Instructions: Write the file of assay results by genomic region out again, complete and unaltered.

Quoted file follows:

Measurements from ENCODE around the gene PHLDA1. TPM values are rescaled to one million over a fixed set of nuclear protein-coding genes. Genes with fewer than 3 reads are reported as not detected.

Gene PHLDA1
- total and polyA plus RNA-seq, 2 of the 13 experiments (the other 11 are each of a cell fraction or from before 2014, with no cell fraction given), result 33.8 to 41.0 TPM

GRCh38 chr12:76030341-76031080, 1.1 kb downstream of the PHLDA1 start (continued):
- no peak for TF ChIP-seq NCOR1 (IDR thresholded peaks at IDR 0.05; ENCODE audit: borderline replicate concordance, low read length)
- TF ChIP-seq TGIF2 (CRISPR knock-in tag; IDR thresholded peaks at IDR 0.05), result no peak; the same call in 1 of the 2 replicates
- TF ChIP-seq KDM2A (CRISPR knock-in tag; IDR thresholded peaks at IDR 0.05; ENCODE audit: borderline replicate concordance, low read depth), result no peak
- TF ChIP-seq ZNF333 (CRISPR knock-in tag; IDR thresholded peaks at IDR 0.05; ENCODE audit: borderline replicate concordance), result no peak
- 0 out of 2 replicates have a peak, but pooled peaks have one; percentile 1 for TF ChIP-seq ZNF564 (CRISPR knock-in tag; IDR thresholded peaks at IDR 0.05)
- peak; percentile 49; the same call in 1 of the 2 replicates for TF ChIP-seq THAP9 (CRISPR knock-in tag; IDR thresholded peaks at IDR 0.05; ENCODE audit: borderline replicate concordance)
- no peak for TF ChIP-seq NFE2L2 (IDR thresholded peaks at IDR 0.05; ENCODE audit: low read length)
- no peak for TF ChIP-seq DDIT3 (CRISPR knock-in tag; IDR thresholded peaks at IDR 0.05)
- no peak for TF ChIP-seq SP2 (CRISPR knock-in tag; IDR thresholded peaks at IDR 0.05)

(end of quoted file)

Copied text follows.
Measurements from ENCODE around the gene PHLDA1. TPM values are rescaled to one million over a fixed set of nuclear protein-coding genes. Genes with fewer than 3 reads are reported as not detected.

Gene PHLDA1
- total and polyA plus RNA-seq, 2 of the 13 experiments (the other 11 are each of a cell fraction or from before 2014, with no cell fraction given), result 33.8 to 41.0 TPM

GRCh38 chr12:76030341-76031080, 1.1 kb downstream of the PHLDA1 start (continued):
- no peak for TF ChIP-seq NCOR1 (IDR thresholded peaks at IDR 0.05; ENCODE audit: borderline replicate concordance, low read length)
- TF ChIP-seq TGIF2 (CRISPR knock-in tag; IDR thresholded peaks at IDR 0.05), result no peak; the same call in 1 of the 2 replicates
- TF ChIP-seq KDM2A (CRISPR knock-in tag; IDR thresholded peaks at IDR 0.05; ENCODE audit: borderline replicate concordance, low read depth), result no peak
- TF ChIP-seq ZNF333 (CRISPR knock-in tag; IDR thresholded peaks at IDR 0.05; ENCODE audit: borderline replicate concordance), result no peak
- 0 out of 2 replicates have a peak, but pooled peaks have one; percentile 1 for TF ChIP-seq ZNF564 (CRISPR knock-in tag; IDR thresholded peaks at IDR 0.05)
- peak; percentile 49; the same call in 1 of the 2 replicates for TF ChIP-seq THAP9 (CRISPR knock-in tag; IDR thresholded peaks at IDR 0.05; ENCODE audit: borderline replicate concordance)
- no peak for TF ChIP-seq NFE2L2 (IDR thresholded peaks at IDR 0.05; ENCODE audit: low read length)
- no peak for TF ChIP-seq DDIT3 (CRISPR knock-in tag; IDR thresholded peaks at IDR 0.05)
- no peak for TF ChIP-seq SP2 (CRISPR knock-in tag; IDR thresholded peaks at IDR 0.05)